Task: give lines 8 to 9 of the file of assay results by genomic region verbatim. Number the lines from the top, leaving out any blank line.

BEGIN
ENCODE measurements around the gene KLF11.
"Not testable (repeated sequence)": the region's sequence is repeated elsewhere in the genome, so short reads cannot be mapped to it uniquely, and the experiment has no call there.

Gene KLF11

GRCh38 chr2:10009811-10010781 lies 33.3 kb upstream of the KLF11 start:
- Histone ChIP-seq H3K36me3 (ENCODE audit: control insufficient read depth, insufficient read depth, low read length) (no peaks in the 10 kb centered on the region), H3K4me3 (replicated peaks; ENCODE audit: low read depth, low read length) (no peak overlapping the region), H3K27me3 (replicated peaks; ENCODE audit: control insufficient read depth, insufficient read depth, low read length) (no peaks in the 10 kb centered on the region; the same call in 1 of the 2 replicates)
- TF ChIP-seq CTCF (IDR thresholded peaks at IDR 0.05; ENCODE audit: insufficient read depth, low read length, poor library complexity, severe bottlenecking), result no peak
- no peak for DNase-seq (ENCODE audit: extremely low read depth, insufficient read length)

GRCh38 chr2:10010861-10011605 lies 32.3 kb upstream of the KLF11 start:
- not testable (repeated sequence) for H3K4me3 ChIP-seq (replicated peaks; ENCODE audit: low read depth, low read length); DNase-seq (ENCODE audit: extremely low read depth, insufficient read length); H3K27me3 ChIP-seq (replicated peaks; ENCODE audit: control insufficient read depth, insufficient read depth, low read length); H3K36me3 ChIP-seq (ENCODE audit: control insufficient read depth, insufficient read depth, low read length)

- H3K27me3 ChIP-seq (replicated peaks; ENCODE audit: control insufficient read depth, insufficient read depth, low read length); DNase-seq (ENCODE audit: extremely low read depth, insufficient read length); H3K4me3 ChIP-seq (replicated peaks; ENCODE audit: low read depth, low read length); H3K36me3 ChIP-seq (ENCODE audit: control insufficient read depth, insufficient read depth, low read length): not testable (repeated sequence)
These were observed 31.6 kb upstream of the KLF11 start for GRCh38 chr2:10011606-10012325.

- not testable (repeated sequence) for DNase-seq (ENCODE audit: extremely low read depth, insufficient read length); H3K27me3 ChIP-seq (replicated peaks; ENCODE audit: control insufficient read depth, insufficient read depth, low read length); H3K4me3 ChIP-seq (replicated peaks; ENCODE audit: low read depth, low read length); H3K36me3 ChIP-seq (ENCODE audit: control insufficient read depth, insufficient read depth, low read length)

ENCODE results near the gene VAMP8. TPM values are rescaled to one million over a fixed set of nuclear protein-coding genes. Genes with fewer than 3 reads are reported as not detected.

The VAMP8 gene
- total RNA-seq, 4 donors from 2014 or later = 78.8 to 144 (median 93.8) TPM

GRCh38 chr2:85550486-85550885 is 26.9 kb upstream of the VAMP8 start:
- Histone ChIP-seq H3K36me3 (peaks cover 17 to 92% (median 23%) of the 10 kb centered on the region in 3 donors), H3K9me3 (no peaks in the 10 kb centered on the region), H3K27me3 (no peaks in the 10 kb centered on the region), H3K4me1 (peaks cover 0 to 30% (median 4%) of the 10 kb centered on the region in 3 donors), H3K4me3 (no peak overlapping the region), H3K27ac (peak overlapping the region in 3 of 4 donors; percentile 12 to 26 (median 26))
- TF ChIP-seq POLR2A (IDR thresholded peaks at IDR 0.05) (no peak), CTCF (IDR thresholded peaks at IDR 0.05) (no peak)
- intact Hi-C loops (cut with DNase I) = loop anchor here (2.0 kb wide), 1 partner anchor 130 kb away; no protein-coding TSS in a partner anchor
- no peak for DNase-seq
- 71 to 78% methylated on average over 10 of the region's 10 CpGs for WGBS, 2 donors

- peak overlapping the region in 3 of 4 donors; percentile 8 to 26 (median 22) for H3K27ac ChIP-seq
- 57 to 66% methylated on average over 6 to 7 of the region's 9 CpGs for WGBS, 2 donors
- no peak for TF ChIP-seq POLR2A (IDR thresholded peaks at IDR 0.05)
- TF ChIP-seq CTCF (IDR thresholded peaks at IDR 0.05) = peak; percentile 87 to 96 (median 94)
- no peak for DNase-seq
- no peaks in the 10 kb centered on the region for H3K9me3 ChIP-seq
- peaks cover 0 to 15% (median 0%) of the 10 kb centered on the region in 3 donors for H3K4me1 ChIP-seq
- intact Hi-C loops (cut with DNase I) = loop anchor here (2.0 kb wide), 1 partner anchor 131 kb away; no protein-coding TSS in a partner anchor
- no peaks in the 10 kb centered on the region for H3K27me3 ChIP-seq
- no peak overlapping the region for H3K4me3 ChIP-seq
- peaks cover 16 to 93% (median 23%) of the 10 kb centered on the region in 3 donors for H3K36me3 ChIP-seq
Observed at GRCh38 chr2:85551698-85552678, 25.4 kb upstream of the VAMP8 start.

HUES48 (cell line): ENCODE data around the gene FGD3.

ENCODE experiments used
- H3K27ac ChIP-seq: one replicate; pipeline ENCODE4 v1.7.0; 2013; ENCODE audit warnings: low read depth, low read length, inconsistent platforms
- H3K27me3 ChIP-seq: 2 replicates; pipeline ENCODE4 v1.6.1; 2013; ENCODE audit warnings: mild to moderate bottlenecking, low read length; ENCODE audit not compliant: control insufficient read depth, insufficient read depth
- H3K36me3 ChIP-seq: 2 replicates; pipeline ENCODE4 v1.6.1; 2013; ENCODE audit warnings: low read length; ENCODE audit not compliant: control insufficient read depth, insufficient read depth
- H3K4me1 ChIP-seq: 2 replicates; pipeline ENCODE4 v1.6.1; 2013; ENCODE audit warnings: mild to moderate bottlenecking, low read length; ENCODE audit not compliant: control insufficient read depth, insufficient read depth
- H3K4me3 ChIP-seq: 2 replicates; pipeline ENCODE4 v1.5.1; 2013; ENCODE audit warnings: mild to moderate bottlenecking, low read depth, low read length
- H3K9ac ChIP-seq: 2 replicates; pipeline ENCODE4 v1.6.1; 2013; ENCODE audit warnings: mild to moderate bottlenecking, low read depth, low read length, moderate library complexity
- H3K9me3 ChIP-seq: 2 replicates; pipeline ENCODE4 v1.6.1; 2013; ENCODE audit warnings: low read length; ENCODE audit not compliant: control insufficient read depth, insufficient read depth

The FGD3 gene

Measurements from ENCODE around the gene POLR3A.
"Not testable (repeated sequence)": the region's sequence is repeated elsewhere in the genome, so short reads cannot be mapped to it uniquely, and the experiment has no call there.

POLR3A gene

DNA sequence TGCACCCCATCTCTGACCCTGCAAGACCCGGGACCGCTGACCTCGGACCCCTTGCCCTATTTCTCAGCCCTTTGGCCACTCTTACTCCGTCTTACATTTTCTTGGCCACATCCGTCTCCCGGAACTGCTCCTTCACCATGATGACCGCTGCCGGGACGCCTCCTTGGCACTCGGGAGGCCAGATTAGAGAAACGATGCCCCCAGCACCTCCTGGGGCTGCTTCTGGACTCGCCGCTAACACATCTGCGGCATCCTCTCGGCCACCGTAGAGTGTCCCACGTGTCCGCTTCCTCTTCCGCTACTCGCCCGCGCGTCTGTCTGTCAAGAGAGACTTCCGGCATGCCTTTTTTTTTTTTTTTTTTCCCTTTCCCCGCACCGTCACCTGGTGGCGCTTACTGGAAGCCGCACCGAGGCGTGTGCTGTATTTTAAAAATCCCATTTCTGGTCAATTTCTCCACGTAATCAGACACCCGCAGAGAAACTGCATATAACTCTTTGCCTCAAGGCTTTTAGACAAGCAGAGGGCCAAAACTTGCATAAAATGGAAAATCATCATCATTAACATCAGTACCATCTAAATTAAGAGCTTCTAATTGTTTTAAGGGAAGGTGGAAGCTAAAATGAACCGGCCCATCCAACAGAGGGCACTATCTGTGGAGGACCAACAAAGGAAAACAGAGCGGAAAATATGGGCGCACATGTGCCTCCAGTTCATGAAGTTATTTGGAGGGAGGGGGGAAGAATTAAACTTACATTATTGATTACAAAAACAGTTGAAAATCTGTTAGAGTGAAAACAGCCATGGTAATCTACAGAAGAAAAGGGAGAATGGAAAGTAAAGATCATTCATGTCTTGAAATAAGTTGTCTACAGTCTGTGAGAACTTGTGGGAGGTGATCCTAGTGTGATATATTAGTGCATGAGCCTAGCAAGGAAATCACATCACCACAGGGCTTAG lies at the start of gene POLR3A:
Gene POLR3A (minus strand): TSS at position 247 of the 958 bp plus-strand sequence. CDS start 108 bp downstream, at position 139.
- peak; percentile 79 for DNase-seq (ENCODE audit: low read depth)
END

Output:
GRCh38 chr2:10010861-10011605 lies 32.3 kb upstream of the KLF11 start:
- not testable (repeated sequence) for H3K4me3 ChIP-seq (replicated peaks; ENCODE audit: low read depth, low read length); DNase-seq (ENCODE audit: extremely low read depth, insufficient read length); H3K27me3 ChIP-seq (replicated peaks; ENCODE audit: control insufficient read depth, insufficient read depth, low read length); H3K36me3 ChIP-seq (ENCODE audit: control insufficient read depth, insufficient read depth, low read length)